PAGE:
The business of decorating has also changed. The time honored way was to buy wholesale (net) and bill retail (list). The showrooms were closed to the retail buying public. Many of the top design firms still operate in this fashion -- with the addition of design fees as a retainer. Today, many of the showrooms are open to the public and products are sold at discount in retail outlets. Without a net/list method of billing, many decorators charge by the hour or by the job or a basic consulting fee.

For clients wanting to purchase the services of a decorator, it's a slippery slope. The finished product might not be what they anticipated. The workmanship may be substandard or they may be dropped in mid stream because the decorator takes a more lucrative job. Indeed, they may be overcharged. On they other hand, they may end up with a decorator who has the expertise and sources to translate their hopes into realities.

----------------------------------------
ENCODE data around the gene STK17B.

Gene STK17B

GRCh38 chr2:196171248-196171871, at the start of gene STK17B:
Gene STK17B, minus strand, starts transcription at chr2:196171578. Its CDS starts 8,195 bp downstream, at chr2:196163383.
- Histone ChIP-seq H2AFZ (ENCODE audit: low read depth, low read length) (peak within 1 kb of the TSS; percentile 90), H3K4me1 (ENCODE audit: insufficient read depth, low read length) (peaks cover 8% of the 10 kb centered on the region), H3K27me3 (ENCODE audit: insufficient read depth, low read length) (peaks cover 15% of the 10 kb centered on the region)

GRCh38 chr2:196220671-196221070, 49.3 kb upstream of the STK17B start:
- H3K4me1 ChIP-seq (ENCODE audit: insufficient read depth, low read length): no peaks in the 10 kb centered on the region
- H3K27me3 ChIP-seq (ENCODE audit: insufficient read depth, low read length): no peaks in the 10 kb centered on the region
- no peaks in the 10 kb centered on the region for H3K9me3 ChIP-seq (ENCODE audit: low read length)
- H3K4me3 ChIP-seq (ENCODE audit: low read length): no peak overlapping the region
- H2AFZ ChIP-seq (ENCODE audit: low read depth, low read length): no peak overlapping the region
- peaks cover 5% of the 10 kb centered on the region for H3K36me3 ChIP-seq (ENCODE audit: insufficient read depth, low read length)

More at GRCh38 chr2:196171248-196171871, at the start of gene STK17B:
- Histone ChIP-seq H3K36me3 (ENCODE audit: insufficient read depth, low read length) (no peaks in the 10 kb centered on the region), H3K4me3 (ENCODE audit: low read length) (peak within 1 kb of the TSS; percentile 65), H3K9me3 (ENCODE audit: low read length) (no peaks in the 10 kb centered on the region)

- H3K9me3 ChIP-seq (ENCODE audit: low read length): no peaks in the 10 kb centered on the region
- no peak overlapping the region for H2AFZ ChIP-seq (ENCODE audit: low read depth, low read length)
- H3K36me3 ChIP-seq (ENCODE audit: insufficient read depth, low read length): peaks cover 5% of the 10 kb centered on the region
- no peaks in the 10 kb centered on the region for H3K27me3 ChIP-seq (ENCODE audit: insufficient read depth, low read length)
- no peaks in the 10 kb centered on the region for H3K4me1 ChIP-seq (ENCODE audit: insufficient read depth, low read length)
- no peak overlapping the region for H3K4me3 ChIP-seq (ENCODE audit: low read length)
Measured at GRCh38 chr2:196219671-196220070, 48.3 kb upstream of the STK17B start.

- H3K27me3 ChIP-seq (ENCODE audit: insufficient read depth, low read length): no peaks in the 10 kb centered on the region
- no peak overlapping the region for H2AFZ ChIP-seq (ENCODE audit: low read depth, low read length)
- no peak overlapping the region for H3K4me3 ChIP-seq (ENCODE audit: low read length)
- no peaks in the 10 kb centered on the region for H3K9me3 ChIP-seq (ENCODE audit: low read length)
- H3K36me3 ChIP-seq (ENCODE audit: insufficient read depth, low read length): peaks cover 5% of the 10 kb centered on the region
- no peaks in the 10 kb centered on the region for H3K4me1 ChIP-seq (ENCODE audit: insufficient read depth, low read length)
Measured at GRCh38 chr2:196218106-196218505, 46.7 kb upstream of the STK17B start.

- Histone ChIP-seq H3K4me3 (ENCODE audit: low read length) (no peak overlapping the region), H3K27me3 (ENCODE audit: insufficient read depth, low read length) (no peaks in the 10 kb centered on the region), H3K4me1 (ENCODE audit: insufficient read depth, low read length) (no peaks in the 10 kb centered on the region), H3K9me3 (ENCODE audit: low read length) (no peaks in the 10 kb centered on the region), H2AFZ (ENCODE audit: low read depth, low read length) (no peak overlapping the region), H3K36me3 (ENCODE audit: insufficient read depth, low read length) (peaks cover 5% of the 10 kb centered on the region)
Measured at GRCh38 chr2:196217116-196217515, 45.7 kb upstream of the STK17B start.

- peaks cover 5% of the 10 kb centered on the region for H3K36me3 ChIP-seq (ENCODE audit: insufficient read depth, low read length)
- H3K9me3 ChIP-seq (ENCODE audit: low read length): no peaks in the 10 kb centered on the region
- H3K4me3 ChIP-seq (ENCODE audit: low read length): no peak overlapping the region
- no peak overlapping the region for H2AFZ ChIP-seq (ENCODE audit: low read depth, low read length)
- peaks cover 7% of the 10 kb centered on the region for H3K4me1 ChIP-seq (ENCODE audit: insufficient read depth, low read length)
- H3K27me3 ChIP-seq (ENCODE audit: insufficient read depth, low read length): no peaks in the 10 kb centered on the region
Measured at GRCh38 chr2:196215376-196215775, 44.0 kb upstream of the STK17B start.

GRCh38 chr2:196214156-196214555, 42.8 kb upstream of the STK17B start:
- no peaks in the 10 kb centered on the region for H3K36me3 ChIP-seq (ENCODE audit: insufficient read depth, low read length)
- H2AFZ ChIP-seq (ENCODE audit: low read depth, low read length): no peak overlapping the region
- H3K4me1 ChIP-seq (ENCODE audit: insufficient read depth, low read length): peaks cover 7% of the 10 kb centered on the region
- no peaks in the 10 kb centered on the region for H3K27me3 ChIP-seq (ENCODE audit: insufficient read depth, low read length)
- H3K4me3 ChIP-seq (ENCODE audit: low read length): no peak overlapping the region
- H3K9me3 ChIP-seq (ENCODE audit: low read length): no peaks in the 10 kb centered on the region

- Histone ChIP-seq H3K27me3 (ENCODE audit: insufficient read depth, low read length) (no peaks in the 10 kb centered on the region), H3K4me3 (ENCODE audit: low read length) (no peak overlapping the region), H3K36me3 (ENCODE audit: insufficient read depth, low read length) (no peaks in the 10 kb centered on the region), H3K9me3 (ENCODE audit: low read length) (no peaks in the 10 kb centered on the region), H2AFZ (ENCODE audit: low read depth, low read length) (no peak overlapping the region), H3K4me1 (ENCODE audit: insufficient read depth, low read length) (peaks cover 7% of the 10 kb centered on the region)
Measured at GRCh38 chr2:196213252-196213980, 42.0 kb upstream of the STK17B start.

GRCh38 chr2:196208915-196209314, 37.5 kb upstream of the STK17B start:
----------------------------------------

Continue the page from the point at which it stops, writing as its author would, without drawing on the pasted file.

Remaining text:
A prospective client needs to do some serious homework before they hire a decorator. It helps to have on hand reference pictures of looks that you like. It helps to ask friends whose rooms you admire about their decorator. Most good decorator/designers can work in many different styles but, ideally, you want to find someone whose taste is akin to yours.

Having established a comfort level with a decorator's taste, however, is just the first step. It is equally important to sense a rapport with the person you hire. If it is an ongoing job, this person will be in and out of your house for a considerable period of time. As part of the job, a decorate may need to pry into your personal life -- how you live, what social demands will be made on the house, how much you want to invest in the project, etc. If the most talented decorator available also happens to freely discuss personal details of other clients' jobs, it is prudent to be cautious. Decorators learn a great deal about their clients -- both from what is said and what is observed That information should stay within the confines of the client's house.